ECRL uncertainty seen as key reason for caution on construction sector

Modified 4 Feb 2019, 4:49 am

Continuing uncertainty over the direction of the East Coast Rail Line is the key reason for caution in the construction sector, according to CIMB Equities Research.

Conflicting news reports about the ECRL have given industry players mixed messages over the outlook for the future, it stated, according to a report in The Star.

A stop-work order/project suspension was issued in July 2018, and last month Finance Minister Lim Guan Eng and Economic Affairs Minister Azmin Ali made conflicting statements over its future.

“We believe opportunities for local contractors could still be limited if the funding from Exim Bank and EPCC (engineering, procurement, construction and commission) structure is unchanged, more so if the overall project is downsized significantly,” CIMB Research stated.

With negotiations on whether to terminate or downscale the ECRL project currently ongoing, financial implications are at the heart of its future.

“If the project is allowed to proceed without downsizing, the interest portion on the updated RM66.8 billion construction cost as derived by the Ministry of Finance (MOF) is significant even with the competitive 3.25 percent interest rate on the loan from Exim Bank of China (with an additional seven-year repayment moratorium based on the original 20-year loan agreement),” said CIMB Research.

Should the project be terminated, the Malaysian government would have to bear the compensation to be paid to China Communications Construction Co (the EPCC contractor), which would typically be dictated by the termination clause of the EPCC contract.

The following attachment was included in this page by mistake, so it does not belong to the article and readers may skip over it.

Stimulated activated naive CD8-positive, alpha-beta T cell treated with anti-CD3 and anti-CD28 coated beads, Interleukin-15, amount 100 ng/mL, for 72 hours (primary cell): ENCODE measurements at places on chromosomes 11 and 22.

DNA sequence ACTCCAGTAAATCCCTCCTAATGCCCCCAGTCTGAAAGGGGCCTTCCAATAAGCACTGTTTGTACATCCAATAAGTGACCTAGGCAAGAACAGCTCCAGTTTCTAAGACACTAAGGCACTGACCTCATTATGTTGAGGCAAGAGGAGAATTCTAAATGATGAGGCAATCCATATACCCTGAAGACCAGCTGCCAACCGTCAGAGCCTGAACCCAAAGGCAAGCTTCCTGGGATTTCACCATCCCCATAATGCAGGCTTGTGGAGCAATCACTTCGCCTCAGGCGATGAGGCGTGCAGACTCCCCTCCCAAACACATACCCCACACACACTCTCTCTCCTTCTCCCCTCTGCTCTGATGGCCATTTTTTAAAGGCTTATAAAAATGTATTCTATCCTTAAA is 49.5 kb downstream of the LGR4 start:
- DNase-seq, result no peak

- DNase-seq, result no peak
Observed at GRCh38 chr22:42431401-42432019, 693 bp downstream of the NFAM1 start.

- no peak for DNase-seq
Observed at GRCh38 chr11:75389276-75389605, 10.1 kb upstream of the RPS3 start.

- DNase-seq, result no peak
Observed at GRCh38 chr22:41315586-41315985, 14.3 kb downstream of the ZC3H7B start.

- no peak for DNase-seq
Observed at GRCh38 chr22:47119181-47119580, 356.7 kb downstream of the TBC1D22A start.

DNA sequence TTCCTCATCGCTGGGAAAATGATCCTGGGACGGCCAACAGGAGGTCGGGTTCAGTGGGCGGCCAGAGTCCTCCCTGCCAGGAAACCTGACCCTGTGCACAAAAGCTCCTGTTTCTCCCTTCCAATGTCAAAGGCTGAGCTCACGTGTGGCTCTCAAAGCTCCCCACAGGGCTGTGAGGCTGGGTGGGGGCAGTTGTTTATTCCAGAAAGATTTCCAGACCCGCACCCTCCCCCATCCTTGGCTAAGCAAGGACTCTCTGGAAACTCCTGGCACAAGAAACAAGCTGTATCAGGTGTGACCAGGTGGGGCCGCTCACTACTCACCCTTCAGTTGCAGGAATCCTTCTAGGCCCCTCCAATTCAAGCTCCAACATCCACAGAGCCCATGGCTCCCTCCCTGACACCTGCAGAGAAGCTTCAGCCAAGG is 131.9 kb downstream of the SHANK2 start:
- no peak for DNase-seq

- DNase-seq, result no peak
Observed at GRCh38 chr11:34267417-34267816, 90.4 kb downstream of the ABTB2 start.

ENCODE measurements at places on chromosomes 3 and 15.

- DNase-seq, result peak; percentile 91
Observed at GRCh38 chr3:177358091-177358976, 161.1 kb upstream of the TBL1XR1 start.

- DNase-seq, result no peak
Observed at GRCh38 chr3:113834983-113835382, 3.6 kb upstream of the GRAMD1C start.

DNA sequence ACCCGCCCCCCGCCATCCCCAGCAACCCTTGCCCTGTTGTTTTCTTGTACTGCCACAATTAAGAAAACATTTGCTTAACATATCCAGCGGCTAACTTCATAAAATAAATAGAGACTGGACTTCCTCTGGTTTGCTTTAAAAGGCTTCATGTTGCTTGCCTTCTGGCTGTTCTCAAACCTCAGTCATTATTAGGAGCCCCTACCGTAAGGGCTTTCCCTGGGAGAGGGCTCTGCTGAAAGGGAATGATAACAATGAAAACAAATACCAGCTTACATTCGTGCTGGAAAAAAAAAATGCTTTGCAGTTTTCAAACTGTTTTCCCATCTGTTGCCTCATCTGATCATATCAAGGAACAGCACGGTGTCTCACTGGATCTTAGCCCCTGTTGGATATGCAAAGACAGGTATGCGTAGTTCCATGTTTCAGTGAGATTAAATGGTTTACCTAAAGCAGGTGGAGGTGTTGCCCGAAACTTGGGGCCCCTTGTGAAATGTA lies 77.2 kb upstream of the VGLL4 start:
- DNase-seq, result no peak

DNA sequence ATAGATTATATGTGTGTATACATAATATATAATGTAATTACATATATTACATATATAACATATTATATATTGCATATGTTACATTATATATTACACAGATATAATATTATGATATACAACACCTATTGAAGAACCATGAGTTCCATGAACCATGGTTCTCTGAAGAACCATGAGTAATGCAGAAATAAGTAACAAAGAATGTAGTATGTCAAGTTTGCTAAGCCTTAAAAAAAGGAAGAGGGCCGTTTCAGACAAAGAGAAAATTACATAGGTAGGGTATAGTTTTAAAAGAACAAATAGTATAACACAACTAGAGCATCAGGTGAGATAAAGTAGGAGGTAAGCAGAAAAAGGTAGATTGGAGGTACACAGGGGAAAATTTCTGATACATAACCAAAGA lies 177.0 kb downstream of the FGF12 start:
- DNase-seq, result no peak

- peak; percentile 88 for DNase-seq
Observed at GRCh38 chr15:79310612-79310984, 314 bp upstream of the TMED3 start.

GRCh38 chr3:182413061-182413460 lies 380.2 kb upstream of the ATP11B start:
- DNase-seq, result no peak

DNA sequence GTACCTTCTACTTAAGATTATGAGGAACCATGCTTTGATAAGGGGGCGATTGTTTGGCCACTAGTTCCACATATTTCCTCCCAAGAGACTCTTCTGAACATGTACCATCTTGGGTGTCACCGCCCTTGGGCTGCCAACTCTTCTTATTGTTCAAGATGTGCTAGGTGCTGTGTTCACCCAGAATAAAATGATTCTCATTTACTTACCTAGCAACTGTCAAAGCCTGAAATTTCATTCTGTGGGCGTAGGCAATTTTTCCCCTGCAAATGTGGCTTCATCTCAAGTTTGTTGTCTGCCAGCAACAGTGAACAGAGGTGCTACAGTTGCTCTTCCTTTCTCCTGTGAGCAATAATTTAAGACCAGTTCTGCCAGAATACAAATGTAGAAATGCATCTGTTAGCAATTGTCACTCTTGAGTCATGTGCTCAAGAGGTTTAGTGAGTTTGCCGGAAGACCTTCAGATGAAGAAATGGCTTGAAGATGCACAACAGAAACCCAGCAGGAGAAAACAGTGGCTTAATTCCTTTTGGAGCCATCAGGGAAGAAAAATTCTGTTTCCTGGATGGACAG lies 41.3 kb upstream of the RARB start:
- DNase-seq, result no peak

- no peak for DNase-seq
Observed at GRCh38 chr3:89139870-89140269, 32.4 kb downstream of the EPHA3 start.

The MOF indicated previously that RM20 billion has been drawn down from Exim Bank (as at April 2018) with RM10.2 billion paid as advance payment to CCCC (15.2 percent of construction cost) and RM9.7 billion for the actual progress payment as at July 2018.

Prime Minister Dr Mahathir Mohamad has also said that negotiations regarding the ECRL have been difficult, with one of the options being a possibility that the overall scope of the ECRL project will be downsized.

“Hypothetically, and assuming that the negotiating parties deem that the cost of terminating ECRL exceeds its benefits, a potential downsizing may involve focusing on phase one of the ECRL, in our view.

“Based on MOF’s cost breakdown, this is the RM46 billion package serving the east coast of the Peninsula excluding phase two, double tracking line and extension to Pengkalan Kubor worth a combined RM21 billion,” suggested CIMB Research.

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